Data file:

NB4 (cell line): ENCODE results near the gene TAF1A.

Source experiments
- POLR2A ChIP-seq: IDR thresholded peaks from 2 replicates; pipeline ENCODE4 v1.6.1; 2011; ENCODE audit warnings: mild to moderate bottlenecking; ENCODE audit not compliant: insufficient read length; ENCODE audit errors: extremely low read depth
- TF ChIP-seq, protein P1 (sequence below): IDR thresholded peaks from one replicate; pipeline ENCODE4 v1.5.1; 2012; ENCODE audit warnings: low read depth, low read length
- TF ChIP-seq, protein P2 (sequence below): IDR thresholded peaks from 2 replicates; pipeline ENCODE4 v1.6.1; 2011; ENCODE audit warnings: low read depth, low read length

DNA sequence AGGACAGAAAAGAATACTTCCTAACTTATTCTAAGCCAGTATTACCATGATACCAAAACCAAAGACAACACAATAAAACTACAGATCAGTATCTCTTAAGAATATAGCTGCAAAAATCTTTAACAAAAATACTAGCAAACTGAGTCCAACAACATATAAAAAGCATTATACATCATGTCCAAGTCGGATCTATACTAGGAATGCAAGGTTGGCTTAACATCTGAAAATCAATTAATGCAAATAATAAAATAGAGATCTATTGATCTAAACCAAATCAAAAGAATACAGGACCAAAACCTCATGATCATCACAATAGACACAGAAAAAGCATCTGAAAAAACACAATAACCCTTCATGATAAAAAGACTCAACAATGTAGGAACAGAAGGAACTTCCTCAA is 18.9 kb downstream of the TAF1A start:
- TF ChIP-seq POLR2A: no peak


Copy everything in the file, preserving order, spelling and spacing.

NB4 (cell line): ENCODE results near the gene TAF1A.

Source experiments
- POLR2A ChIP-seq: IDR thresholded peaks from 2 replicates; pipeline ENCODE4 v1.6.1; 2011; ENCODE audit warnings: mild to moderate bottlenecking; ENCODE audit not compliant: insufficient read length; ENCODE audit errors: extremely low read depth
- TF ChIP-seq, protein P1 (sequence below): IDR thresholded peaks from one replicate; pipeline ENCODE4 v1.5.1; 2012; ENCODE audit warnings: low read depth, low read length
- TF ChIP-seq, protein P2 (sequence below): IDR thresholded peaks from 2 replicates; pipeline ENCODE4 v1.6.1; 2011; ENCODE audit warnings: low read depth, low read length

DNA sequence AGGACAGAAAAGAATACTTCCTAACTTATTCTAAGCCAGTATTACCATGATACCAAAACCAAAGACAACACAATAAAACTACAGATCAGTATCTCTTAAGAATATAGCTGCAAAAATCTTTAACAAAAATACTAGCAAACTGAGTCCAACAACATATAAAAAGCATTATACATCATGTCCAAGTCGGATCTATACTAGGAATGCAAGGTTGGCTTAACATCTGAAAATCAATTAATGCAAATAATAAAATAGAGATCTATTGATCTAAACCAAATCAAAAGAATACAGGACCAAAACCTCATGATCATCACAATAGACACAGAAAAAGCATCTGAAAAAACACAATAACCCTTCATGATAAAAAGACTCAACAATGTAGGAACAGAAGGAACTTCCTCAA is 18.9 kb downstream of the TAF1A start:
- TF ChIP-seq POLR2A: no peak